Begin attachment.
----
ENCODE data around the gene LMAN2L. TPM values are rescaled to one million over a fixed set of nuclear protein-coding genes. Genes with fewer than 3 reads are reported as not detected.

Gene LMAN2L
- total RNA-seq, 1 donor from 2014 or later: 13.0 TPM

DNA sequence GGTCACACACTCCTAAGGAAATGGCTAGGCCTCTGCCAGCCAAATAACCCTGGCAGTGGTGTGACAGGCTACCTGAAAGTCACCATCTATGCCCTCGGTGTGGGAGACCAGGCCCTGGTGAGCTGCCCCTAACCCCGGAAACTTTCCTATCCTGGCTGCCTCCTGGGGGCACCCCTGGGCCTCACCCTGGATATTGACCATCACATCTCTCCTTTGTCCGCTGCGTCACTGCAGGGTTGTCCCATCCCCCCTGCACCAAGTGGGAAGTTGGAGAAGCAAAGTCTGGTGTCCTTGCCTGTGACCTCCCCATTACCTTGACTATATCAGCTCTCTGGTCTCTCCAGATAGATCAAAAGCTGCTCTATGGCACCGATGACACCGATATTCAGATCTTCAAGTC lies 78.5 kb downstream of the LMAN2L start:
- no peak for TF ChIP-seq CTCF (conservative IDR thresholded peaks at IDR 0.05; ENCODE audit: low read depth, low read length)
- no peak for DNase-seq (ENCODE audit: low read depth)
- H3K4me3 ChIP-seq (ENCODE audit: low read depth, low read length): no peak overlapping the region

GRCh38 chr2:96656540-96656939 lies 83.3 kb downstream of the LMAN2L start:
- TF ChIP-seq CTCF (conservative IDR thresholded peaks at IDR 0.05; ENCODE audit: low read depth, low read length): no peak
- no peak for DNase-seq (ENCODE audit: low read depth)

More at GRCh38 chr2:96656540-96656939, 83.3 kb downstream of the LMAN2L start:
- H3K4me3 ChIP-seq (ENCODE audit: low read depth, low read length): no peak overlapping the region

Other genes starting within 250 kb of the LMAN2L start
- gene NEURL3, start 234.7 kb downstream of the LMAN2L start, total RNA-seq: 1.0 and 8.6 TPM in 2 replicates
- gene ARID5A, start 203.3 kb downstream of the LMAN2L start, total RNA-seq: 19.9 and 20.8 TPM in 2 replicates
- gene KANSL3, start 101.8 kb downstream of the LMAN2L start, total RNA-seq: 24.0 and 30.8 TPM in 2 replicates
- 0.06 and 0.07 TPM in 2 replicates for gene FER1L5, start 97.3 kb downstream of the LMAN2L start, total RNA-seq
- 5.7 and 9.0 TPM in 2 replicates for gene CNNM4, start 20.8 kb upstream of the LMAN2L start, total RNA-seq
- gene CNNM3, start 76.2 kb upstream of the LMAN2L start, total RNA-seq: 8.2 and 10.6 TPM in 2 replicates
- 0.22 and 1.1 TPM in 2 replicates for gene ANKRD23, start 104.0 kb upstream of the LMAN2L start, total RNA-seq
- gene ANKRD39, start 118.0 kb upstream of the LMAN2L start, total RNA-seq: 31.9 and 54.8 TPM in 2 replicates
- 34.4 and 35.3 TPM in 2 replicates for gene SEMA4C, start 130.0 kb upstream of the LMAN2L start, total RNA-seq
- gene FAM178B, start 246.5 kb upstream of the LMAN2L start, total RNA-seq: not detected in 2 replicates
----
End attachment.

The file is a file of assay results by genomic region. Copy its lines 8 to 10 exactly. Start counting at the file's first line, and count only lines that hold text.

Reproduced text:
GRCh38 chr2:96656540-96656939 lies 83.3 kb downstream of the LMAN2L start:
- TF ChIP-seq CTCF (conservative IDR thresholded peaks at IDR 0.05; ENCODE audit: low read depth, low read length): no peak
- no peak for DNase-seq (ENCODE audit: low read depth)